Henry James (1843-1916) helps in his subtle way to lead us from the 19th into the 20th century, just as he leads us from America to Europe. His principal interest, especially in his many fine novels, is the confrontation of American and European culture. He is also concerned with the clash between the old and the new, between the dying century and the one just beginning.
James was born in New York City, the second child of wealthy, somewhat aristocratic parents. His father, Henry James Sr., was a philosopher and psychologist. Henry James Sr. disapproved of most schools and consequently sent his sons to a variety of tutors and European schools in search of the best education for them. The children received the major part of their education at home, however, in lively conversations with their father and the other children. The James family's travels in Europe were another source of education for Henry.
When he was growing up in New York, Henry was given a great deal of independence, so much in fact, that he felt isolated from other people. A quiet child among exuberant brothers and cousins, Henry was more often an observer than a participant in their activities. When, as a young man, a back injury prevented his fighting in the Civil War, he felt even more excluded from the events of his time. While the adult Henry James developed many close friendships, he retained his attitude of observer, and devoted much of his life to solitary work on his writing.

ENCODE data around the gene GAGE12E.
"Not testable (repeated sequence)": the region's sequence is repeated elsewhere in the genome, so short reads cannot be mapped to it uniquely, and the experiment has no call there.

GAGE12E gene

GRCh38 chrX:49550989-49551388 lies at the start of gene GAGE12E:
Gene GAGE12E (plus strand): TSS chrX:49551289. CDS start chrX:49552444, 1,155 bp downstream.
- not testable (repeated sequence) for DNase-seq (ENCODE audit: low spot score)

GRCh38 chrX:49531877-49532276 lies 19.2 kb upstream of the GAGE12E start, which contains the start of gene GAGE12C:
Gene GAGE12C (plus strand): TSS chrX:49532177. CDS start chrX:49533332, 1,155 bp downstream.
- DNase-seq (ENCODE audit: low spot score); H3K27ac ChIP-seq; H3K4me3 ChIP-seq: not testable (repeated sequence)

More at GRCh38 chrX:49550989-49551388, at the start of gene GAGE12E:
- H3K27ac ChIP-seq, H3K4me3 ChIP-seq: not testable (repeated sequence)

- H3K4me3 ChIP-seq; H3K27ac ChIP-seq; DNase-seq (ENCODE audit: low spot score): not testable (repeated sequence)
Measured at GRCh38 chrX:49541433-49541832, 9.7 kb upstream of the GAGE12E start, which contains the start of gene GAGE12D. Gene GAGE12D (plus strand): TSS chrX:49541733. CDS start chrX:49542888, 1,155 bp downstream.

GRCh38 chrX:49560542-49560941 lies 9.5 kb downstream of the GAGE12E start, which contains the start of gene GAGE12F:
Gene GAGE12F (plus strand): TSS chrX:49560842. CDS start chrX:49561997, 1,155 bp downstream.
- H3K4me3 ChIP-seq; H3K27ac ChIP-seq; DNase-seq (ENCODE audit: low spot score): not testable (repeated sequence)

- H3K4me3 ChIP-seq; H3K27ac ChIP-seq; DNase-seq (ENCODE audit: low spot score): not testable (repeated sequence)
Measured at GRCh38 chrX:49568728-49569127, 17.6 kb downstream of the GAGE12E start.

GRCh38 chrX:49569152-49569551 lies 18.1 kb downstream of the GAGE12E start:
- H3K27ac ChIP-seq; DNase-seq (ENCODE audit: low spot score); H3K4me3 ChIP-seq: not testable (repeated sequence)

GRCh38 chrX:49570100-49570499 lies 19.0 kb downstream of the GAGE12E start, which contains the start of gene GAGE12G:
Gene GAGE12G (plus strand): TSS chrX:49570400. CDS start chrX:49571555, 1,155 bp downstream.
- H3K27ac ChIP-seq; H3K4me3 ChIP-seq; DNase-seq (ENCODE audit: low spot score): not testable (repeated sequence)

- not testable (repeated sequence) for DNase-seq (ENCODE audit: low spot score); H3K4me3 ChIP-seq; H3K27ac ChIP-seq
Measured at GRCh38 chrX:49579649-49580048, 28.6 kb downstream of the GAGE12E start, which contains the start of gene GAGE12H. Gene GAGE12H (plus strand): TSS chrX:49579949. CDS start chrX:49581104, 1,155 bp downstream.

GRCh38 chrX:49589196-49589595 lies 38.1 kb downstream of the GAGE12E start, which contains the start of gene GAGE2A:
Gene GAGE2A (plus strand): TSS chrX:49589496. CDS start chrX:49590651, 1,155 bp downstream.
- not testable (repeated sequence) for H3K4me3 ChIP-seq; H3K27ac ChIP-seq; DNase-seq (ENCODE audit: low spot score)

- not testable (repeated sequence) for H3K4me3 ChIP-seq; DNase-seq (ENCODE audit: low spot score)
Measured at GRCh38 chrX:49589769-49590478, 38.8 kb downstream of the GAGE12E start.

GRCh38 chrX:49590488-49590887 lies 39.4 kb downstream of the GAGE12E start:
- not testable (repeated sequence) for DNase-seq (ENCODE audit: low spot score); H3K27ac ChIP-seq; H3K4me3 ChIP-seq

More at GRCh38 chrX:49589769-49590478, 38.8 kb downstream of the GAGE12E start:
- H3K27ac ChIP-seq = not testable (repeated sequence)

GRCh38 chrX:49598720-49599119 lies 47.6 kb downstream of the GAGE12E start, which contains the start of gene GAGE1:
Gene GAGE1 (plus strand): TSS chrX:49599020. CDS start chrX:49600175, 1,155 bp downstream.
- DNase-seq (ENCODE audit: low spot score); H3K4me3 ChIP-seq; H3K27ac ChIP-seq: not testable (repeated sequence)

Henry's family lived for a time in Boston, where he became acquainted with New England authors and friends of his father, began his friendship with William Dean Howells, and attended Harvard Law School. After 1866, James lived in Europe much of the time and in 1875 decided to make it his permanent home. He lived in Paris for a year, where he met Turgenev, Flaubert, and Zola. The next year he settled in London and lived there and in the English countryside for the rest of his life. In 1915, a year before his death, to show his support of England in World War I, James became a British citizen.
Henry James first achieved recognition as a writer of the "international novel"¡Xa story which brings together persons of various nationalities who represent certain characteristics of their country. The Europeans in James' novels are more cultured, more concerned with art, and more aware of the subtleties of social situations than are James' Americans. The Americans, however, usually have a morality and innocence which the Europeans lack. James seemed to value both the sophistication of Europe and the idealism of America.
Of the prominent New England writers who had dominated American literature, James preferred Hawthorne, with his recognition of the evil present in the world, to the Transcendentalists, whose optimism seemed unrealistic to him. James' later books put less emphasis on the international theme and are more concerned with the psychology of his characters. His most mature, and perhaps his best, novels are considered to be in last three: The Golden Bowl, The Ambassadors, and The Wings of the Dove. James himself considered The Ambassadors his best work.